Another answer which might be providing some form of consistency is to state that we read the Bible because the Bible is the book of the church. Our reasons for connecting to the church and choosing to take the church seriously is again a theological question which I believe might precede the question concerning why we read the Bible. The church has made a choice, and the Bible it the book of the church, and therefore we reflect on the Bible as we continue within the tradition of the church. Working from the assumption that this is the text that we need to read and reflect on, however does not necessarily lead us to the point that we need to agree with everything that we find there because that is our final authority, what it does force us into is that the Bible is our primary interlocutor, discussion partner, if we are to continue within the tradition of the church.

Using one of these, or more probably combining them in some creative way, would provide us with a way of honestly stating what we believe, consistently reading and interpreting the Bible, and hearing the voice of the Bible, differing from it at times, and because we are allowed to differ from it we need not force it to say what we want to to say. However, if we lean towards the second (which I tend to do), and incorporate the first within this (which I’m also inclined to do), then I believe that as members of the church, our primary interlocutor, as well as Jesus, which is the event through which we read the Bible, force us into differing from the Bible text.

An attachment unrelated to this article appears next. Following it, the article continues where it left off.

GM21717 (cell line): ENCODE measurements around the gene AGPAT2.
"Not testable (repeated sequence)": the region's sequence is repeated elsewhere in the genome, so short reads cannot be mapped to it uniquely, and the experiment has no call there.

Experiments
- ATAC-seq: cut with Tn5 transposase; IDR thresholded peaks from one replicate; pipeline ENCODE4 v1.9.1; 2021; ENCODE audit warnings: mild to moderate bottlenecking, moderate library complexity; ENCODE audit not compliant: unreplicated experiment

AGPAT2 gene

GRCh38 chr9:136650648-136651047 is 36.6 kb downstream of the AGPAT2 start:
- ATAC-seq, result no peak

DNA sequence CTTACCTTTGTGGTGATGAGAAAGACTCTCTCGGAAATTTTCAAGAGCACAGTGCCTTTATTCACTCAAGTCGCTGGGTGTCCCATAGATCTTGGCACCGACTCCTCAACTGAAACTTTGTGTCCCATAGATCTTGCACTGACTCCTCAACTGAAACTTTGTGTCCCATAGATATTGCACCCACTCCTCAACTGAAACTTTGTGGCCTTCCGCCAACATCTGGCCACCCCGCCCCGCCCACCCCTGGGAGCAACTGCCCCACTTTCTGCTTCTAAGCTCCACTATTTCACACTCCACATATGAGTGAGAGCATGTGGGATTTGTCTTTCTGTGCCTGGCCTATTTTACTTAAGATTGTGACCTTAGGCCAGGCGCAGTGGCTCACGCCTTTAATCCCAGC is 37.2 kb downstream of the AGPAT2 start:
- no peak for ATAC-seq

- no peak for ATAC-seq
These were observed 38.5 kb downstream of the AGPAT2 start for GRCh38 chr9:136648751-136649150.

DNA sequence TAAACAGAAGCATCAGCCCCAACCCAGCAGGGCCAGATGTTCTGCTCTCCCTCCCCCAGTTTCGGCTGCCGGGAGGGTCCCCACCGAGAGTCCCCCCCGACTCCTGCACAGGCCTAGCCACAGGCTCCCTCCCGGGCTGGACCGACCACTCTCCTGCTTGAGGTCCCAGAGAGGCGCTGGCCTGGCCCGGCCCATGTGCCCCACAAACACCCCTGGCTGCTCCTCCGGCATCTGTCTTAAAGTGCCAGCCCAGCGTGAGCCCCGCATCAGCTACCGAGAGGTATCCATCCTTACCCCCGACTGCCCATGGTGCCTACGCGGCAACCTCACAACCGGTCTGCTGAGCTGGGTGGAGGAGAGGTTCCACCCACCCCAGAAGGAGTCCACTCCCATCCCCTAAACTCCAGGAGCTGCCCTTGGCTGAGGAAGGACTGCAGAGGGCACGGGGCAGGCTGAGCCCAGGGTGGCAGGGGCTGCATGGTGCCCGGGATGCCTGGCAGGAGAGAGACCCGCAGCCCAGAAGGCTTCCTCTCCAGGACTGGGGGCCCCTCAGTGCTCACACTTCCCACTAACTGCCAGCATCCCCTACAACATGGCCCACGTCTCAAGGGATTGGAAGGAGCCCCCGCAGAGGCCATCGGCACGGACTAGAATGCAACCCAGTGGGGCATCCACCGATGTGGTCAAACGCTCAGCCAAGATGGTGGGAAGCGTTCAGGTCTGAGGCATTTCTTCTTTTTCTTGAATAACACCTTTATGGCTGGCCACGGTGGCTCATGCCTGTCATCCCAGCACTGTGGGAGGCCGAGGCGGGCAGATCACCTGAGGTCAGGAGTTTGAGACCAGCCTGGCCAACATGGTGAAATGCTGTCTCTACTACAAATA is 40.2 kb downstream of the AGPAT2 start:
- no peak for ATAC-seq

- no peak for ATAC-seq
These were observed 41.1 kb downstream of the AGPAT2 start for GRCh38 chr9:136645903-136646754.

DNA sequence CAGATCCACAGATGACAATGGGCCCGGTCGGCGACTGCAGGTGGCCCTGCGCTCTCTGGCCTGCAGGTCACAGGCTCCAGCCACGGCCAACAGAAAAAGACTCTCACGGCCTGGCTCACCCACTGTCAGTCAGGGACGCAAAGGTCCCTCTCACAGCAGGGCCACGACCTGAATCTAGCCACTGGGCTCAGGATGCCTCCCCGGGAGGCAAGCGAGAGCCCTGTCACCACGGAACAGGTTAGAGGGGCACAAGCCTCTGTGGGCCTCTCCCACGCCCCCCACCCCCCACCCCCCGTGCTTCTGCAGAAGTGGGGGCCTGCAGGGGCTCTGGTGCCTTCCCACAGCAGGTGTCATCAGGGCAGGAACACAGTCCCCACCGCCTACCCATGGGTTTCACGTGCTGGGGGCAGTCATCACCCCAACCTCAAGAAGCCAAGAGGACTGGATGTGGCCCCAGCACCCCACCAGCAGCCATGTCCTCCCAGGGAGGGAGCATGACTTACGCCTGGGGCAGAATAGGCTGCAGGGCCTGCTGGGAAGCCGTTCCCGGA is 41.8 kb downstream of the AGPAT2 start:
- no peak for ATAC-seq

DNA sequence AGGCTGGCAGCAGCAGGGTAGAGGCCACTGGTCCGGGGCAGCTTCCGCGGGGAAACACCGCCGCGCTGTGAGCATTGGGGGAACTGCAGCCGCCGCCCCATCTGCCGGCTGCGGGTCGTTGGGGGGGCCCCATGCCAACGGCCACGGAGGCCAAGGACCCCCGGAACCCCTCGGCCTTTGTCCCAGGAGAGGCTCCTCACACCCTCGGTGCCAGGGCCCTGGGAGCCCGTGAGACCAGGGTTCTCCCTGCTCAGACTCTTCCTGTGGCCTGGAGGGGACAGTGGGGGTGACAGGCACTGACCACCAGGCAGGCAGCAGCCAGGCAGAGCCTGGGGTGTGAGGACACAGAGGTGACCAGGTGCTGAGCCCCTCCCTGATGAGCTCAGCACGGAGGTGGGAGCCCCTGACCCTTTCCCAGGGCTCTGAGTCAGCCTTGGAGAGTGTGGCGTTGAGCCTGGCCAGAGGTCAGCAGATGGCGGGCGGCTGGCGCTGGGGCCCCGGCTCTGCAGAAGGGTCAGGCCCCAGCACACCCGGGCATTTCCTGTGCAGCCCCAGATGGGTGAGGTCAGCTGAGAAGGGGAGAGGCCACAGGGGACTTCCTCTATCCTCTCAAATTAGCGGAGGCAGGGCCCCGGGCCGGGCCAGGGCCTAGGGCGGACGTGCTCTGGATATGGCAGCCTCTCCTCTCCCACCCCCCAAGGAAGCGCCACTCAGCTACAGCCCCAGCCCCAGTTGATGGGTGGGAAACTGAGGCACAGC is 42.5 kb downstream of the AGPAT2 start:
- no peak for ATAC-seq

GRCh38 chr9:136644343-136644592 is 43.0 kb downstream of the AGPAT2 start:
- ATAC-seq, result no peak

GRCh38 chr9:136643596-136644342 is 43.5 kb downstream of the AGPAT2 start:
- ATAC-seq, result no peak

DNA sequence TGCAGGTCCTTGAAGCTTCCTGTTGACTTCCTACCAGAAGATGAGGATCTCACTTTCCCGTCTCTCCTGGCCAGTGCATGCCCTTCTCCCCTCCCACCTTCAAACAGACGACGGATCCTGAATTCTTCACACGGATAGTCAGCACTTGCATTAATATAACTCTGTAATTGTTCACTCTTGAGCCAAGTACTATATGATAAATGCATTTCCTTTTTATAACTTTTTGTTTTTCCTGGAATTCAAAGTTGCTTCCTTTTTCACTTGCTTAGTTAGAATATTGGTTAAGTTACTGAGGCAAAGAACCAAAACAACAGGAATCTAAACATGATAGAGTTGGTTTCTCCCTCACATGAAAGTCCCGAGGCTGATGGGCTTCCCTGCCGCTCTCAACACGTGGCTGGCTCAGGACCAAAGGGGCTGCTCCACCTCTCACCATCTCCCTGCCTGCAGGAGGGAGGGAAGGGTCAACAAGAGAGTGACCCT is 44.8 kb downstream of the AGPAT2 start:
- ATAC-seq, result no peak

So in short: If we say that we read the Bible as book of the church which bring us to Jesus, then I think we can argue that we sometimes hear the voice of the Bible, and then state that we differ from it, and that we do this because the Bible and Jesus said that we should do this. Within this I think that we can say that the Bible says, but I say something else, and that this would be the position of the truly faithful, rather than stating that I always agree with the Bible, but forcing the Bible to way what I’d like to way (whether through selective quoting or inconsistent use of “context”), since I still read the Bible for reasons which don’t allow me to acknowledge when I differ from the Bible.